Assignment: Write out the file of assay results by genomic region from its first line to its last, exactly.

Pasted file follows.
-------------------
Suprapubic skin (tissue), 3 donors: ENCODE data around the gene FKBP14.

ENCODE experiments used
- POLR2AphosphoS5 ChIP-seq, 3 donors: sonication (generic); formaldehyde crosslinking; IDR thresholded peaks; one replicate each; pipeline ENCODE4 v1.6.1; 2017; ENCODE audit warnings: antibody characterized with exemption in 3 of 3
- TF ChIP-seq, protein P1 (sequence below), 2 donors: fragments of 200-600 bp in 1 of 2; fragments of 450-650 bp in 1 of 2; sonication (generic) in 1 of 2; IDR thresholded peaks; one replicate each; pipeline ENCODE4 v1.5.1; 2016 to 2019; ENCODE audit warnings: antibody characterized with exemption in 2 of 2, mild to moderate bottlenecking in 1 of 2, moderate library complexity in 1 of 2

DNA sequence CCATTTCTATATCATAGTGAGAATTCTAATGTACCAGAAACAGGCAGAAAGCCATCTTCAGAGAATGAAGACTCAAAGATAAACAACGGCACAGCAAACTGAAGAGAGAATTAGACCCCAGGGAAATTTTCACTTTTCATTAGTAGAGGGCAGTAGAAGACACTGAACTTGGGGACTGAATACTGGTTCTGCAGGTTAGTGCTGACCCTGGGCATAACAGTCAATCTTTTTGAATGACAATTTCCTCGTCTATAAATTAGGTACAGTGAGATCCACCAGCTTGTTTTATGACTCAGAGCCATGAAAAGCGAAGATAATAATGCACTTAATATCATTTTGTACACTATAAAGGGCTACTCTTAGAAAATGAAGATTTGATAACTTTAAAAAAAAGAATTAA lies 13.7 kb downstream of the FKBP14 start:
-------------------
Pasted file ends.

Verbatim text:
Suprapubic skin (tissue), 3 donors: ENCODE data around the gene FKBP14.

ENCODE experiments used
- POLR2AphosphoS5 ChIP-seq, 3 donors: sonication (generic); formaldehyde crosslinking; IDR thresholded peaks; one replicate each; pipeline ENCODE4 v1.6.1; 2017; ENCODE audit warnings: antibody characterized with exemption in 3 of 3
- TF ChIP-seq, protein P1 (sequence below), 2 donors: fragments of 200-600 bp in 1 of 2; fragments of 450-650 bp in 1 of 2; sonication (generic) in 1 of 2; IDR thresholded peaks; one replicate each; pipeline ENCODE4 v1.5.1; 2016 to 2019; ENCODE audit warnings: antibody characterized with exemption in 2 of 2, mild to moderate bottlenecking in 1 of 2, moderate library complexity in 1 of 2

DNA sequence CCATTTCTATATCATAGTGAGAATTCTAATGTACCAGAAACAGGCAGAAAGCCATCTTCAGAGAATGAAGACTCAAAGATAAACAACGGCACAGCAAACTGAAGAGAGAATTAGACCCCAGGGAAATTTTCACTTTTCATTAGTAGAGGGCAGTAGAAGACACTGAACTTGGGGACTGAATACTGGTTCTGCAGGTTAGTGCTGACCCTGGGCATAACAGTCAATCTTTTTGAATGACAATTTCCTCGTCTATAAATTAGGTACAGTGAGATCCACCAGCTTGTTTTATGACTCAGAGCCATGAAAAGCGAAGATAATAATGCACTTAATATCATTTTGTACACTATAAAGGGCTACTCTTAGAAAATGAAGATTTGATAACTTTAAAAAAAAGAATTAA lies 13.7 kb downstream of the FKBP14 start: